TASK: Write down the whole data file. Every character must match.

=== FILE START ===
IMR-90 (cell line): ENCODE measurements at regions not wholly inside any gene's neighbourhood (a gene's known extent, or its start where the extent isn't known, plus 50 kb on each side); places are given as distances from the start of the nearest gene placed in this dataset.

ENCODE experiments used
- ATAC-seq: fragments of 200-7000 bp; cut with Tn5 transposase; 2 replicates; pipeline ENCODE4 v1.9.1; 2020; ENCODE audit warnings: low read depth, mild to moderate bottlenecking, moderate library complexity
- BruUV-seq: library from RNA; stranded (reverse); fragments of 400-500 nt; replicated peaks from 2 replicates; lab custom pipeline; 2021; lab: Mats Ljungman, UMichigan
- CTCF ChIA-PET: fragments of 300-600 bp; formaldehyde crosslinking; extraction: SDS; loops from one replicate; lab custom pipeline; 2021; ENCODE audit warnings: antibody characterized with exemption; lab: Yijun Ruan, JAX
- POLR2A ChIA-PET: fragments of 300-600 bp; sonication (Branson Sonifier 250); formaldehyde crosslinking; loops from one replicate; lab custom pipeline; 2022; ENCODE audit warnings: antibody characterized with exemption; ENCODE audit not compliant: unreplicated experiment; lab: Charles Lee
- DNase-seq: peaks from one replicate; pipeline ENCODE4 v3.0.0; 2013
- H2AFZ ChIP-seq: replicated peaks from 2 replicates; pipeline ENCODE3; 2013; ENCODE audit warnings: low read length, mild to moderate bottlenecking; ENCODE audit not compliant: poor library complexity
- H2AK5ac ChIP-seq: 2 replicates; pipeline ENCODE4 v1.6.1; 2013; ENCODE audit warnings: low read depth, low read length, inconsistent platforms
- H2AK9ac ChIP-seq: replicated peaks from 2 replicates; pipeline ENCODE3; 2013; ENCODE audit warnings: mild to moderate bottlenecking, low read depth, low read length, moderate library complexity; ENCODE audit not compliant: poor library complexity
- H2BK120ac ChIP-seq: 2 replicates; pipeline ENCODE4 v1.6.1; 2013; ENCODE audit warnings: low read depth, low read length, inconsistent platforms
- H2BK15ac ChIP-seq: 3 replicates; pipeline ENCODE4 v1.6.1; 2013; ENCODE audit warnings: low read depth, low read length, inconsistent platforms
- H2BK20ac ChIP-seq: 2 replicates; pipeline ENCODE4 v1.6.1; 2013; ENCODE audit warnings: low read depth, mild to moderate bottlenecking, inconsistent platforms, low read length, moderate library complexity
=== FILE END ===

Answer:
IMR-90 (cell line): ENCODE measurements at regions not wholly inside any gene's neighbourhood (a gene's known extent, or its start where the extent isn't known, plus 50 kb on each side); places are given as distances from the start of the nearest gene placed in this dataset.

ENCODE experiments used
- ATAC-seq: fragments of 200-7000 bp; cut with Tn5 transposase; 2 replicates; pipeline ENCODE4 v1.9.1; 2020; ENCODE audit warnings: low read depth, mild to moderate bottlenecking, moderate library complexity
- BruUV-seq: library from RNA; stranded (reverse); fragments of 400-500 nt; replicated peaks from 2 replicates; lab custom pipeline; 2021; lab: Mats Ljungman, UMichigan
- CTCF ChIA-PET: fragments of 300-600 bp; formaldehyde crosslinking; extraction: SDS; loops from one replicate; lab custom pipeline; 2021; ENCODE audit warnings: antibody characterized with exemption; lab: Yijun Ruan, JAX
- POLR2A ChIA-PET: fragments of 300-600 bp; sonication (Branson Sonifier 250); formaldehyde crosslinking; loops from one replicate; lab custom pipeline; 2022; ENCODE audit warnings: antibody characterized with exemption; ENCODE audit not compliant: unreplicated experiment; lab: Charles Lee
- DNase-seq: peaks from one replicate; pipeline ENCODE4 v3.0.0; 2013
- H2AFZ ChIP-seq: replicated peaks from 2 replicates; pipeline ENCODE3; 2013; ENCODE audit warnings: low read length, mild to moderate bottlenecking; ENCODE audit not compliant: poor library complexity
- H2AK5ac ChIP-seq: 2 replicates; pipeline ENCODE4 v1.6.1; 2013; ENCODE audit warnings: low read depth, low read length, inconsistent platforms
- H2AK9ac ChIP-seq: replicated peaks from 2 replicates; pipeline ENCODE3; 2013; ENCODE audit warnings: mild to moderate bottlenecking, low read depth, low read length, moderate library complexity; ENCODE audit not compliant: poor library complexity
- H2BK120ac ChIP-seq: 2 replicates; pipeline ENCODE4 v1.6.1; 2013; ENCODE audit warnings: low read depth, low read length, inconsistent platforms
- H2BK15ac ChIP-seq: 3 replicates; pipeline ENCODE4 v1.6.1; 2013; ENCODE audit warnings: low read depth, low read length, inconsistent platforms
- H2BK20ac ChIP-seq: 2 replicates; pipeline ENCODE4 v1.6.1; 2013; ENCODE audit warnings: low read depth, mild to moderate bottlenecking, inconsistent platforms, low read length, moderate library complexity